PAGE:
The mother-of-three was executed on the streets of Afghanistan on Friday, September 11, the Australian Guardian reports. The woman had raced out of her home with her six-month-old child and three-year-old son after hearing a disturbance outside when the shocking attack took place.
The victim’s brother, who now lives in Australia after escaping the county nine years ago, says the Taliban has claimed responsibility for the incident and said she should not have attended the demonstration.
He also warned other members of his family in Kabul have been threatened by the terror group.
He told news.com.au: “We don‘t know who shot my sister but they’re so angry, they’re running everywhere to try and start fights and figure out who did it… but now is not the time to take revenge.”
He added: “We don’t know if she got shot because she was marching… but when she was shot, the family went to the Taliban and showed them her body, asking what happened.
“The Taliban said, ‘oh yes, someone shot her’ and then asked ‘did she go to that march in the main street?’
“The family said, ‘everybody did’, and the Taliban said ‘well don’t go again then’.
“We don’t know who killed her but I will find out who did it and why.”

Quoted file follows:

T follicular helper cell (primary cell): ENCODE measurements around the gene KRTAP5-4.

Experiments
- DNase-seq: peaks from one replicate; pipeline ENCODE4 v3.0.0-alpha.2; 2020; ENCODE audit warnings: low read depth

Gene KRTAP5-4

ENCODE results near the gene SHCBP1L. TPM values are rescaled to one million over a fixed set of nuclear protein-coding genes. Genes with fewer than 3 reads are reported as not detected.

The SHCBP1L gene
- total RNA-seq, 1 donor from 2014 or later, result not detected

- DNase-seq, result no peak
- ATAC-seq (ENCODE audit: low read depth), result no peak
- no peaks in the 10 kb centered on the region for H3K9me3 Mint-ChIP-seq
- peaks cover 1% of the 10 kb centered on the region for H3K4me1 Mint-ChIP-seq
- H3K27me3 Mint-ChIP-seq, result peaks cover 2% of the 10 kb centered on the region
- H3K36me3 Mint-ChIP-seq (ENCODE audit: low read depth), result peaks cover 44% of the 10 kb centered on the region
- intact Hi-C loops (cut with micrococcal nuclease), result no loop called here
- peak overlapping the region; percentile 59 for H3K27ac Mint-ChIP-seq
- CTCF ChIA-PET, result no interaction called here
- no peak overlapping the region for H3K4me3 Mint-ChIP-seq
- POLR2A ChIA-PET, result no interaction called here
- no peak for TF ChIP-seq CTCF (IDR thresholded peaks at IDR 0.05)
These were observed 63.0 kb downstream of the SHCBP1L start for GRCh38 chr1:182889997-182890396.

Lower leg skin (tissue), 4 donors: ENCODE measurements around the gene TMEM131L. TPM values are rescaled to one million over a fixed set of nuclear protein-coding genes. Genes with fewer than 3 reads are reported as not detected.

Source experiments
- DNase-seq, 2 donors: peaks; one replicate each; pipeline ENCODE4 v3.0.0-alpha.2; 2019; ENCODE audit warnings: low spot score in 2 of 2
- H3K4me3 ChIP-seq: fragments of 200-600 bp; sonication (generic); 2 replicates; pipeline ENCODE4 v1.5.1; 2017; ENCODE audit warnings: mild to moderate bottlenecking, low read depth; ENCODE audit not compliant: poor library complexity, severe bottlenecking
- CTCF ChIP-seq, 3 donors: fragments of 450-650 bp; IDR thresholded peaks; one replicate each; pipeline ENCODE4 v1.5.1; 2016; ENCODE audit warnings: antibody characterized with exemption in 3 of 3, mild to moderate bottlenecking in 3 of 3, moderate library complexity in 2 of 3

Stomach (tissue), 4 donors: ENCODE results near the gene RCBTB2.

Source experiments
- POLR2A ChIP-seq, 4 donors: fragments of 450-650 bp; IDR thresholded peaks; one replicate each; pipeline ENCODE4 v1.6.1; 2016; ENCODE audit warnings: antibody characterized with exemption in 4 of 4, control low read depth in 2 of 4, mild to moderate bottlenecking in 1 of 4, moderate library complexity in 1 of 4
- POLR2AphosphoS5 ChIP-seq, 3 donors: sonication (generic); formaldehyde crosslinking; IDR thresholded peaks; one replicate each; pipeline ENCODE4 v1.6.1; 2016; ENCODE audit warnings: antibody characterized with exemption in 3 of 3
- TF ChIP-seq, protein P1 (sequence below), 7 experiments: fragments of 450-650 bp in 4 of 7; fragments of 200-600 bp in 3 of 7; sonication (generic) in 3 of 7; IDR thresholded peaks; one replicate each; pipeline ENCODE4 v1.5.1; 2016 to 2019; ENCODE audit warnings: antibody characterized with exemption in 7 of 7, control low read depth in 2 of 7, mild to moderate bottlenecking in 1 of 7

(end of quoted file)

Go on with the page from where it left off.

The shocking incident comes amid growing reports of human rights abuses in the country since the Taliban takeover last month.
Women, former allies of the West and those who held positions of authority, including judges, are believed to be at high-risk from the terror group.
On Monday, the UN High Commissioner for Human Rights, Michelle Bachelet, hit out at the Taliban for breaking promises by ordering women to stay at home, blocking teenage girls from school and holding searches for former enemies.
The outgoing Afghanistan ambassador to the United Nations, Nasir Ahmad Andisha, urged the international community to hold the Taliban to account.
On Tuesday, he told the Human Rights Council: “The Taliban have vowed to respect women’s rights but women’s rights are disappearing from the landscape.”
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The Taliban also confirmed its 33-strong provisional cabinet – which does not include any women.
Many of the top posts have been handed to those who dominated the 20-year conflict with the West.
Interim Prime Minister Mullah Hasan Akhund led the Taliban government in Kabul during the last years of its rule and is on a UN blacklist.
Sirajuddin Haqqani, the country’s new interior minister, appears on the FBI’s most-wanted list with a reward of $10 million (£7.26 million) for his capture.
Other members are reported to have been previously held at Guantanamo Bay for terror offences.